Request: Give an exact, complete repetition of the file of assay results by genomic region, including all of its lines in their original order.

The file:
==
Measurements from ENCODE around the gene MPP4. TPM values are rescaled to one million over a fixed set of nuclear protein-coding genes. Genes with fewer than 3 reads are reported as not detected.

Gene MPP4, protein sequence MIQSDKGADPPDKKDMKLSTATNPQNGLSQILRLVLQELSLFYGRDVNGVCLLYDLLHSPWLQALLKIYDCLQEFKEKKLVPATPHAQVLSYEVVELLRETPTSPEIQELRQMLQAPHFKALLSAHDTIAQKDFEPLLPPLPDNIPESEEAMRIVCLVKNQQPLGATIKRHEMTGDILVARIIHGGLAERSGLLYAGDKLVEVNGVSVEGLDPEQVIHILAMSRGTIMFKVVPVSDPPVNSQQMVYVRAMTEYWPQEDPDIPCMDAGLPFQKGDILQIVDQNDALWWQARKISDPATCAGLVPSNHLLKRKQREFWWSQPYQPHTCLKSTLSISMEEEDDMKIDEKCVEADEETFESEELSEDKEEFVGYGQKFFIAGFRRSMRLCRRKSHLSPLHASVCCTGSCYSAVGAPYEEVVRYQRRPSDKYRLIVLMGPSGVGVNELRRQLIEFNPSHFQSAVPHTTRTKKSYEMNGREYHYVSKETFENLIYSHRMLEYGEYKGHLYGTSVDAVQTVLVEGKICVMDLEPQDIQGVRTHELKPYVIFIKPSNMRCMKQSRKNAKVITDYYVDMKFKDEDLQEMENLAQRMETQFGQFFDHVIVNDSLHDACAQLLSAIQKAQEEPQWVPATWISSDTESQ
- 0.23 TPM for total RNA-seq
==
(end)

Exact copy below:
Measurements from ENCODE around the gene MPP4. TPM values are rescaled to one million over a fixed set of nuclear protein-coding genes. Genes with fewer than 3 reads are reported as not detected.

Gene MPP4, protein sequence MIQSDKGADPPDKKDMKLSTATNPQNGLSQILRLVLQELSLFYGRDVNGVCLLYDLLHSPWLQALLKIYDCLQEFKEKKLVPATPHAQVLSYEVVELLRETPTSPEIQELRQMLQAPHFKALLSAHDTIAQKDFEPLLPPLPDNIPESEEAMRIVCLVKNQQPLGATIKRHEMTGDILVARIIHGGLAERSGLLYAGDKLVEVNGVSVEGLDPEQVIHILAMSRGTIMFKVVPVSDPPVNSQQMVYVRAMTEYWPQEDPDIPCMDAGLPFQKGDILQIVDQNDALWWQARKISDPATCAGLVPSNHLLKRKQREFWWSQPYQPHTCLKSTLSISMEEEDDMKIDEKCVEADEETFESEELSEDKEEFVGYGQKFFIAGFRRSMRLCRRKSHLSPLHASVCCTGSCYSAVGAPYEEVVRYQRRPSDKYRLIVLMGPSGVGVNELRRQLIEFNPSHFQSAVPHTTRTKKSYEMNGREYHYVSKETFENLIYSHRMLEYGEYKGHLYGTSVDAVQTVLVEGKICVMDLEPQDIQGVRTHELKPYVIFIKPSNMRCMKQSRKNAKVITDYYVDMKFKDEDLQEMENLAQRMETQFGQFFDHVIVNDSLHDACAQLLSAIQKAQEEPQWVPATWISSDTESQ
- 0.23 TPM for total RNA-seq